Additionally, the GJ72CE comes fully equipped with Takamine’s excellent TK-40D preamp system. The TK-40D includes active shelving EQ with bass, middle, and treble sliders you can use to shape your sound, a built-in tuner for all those extra strings, and a useful battery-light indicator to warn you of imminent battery death. The last thing you want is to be jamming and have your pickup’s battery die!

Overall, the Takamine GJ72CE -12BSB is a prime choice for a 12 string acoustic guitar, whether it is your first 12 string or your tenth. The reliable craftsmanship of Takamine combined with the quality components and woods and the oversized jumbo body makes the GJ72CE the best 12 string acoustic guitar for under $1000.

6. Seagull 046386 S6 Original New 2018 Model Acoustic Guitar

Seagull 046386 S6


  • Topwood: Solid Cedar
  • Fretboard: Rosewood
  • Scale Length: 25.4″
  • Cutaway: None
  • Built-in Electronics: None

A subsidiary of Godin guitars, Seagull has been making fine acoustic guitars for decades. The Seagull S6 has become a standard bearer for affordability and playability and has truly changed the acoustic guitar marketplace for the better. By offering affordable, quality instruments, Seagull forced competitors to adapt. Consequently, there are now hundreds of quality acoustic guitar models on the market.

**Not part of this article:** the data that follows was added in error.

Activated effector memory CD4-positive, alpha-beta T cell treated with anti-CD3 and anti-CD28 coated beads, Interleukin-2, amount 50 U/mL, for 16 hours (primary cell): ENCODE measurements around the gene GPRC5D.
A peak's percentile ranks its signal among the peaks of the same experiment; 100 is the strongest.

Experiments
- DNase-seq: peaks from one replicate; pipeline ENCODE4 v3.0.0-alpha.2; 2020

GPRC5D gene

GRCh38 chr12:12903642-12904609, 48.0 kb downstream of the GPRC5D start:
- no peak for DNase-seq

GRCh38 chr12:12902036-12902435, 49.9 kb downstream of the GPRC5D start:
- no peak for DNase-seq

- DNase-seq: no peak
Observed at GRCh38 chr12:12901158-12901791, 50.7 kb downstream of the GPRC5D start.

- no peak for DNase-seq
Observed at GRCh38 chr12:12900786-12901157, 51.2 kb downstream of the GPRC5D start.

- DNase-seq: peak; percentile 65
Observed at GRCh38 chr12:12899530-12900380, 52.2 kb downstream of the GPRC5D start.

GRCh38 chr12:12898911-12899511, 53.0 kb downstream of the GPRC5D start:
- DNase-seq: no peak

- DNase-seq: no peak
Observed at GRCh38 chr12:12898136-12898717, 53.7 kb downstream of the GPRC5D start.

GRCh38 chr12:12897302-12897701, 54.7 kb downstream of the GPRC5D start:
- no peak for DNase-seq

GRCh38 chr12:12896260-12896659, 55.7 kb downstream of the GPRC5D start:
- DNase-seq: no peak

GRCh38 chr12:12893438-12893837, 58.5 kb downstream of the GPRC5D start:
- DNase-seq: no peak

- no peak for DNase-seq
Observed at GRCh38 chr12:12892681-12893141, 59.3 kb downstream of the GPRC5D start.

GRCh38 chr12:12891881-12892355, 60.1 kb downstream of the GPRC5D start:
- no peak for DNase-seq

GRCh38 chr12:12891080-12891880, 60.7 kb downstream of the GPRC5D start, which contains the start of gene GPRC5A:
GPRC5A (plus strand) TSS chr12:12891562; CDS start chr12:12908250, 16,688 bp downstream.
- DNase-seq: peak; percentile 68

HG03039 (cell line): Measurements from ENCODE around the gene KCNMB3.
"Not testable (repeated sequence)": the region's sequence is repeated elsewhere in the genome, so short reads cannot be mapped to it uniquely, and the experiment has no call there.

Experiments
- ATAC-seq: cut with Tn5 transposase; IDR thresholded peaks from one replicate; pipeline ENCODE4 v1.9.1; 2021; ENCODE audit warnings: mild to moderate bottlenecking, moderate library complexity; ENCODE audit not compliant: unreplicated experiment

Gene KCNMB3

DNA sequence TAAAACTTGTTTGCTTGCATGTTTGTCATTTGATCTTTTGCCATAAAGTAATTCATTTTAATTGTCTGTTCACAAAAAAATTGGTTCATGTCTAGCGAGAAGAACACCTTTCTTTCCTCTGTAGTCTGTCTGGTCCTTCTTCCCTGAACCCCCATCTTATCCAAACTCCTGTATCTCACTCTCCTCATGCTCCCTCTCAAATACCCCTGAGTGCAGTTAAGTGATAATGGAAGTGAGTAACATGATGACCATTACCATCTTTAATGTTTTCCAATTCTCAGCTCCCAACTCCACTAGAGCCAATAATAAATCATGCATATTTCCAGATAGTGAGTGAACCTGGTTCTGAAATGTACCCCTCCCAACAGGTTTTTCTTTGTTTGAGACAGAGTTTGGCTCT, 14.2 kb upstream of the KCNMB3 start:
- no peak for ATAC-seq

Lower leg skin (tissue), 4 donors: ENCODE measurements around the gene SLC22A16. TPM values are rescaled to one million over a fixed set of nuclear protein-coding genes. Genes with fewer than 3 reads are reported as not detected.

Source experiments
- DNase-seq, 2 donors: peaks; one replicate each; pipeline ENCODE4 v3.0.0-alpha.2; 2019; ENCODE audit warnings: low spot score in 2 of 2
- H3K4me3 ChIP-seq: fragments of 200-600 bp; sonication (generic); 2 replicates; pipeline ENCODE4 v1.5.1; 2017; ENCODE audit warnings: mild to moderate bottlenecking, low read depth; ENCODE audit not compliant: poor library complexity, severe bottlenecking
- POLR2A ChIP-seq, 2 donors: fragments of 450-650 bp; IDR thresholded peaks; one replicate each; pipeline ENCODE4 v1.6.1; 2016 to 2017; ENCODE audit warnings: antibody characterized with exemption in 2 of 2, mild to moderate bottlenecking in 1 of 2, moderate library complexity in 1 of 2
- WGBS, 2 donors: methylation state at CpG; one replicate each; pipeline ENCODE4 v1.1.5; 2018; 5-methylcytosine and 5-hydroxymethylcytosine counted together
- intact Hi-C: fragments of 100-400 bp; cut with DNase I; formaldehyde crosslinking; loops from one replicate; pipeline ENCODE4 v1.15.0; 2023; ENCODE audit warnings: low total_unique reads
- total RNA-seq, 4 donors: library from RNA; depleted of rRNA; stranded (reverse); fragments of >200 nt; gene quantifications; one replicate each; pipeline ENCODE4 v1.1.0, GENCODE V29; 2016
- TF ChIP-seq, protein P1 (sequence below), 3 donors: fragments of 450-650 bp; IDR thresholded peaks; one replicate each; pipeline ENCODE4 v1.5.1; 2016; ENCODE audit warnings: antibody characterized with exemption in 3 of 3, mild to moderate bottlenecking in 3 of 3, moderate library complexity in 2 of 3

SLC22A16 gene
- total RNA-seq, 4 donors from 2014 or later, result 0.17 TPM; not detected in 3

Like the Godin A6 reviewed above, the Seagull S6 is manufactured in Canada and features a pressure-tested, solid cedar top combined with a wild Canadian back and sides for a classic, warm, and accessible timbre. The S6’s modified dreadnought style body cuts down on unwanted boominess and the Silver leaf maple set neck helps improve resonance and sustain. A 25.4″ scale length rosewood fretboard rounds out a high quality acoustic guitar that sounds great.

The Seagull S6 does not include a cutaway nor any built-in electronics. Of course, there are plenty of aftermarket pickups that would fit the S6 if you want to experiment with amplified opportunities. You can also always put a microphone in front of it and it will sound great.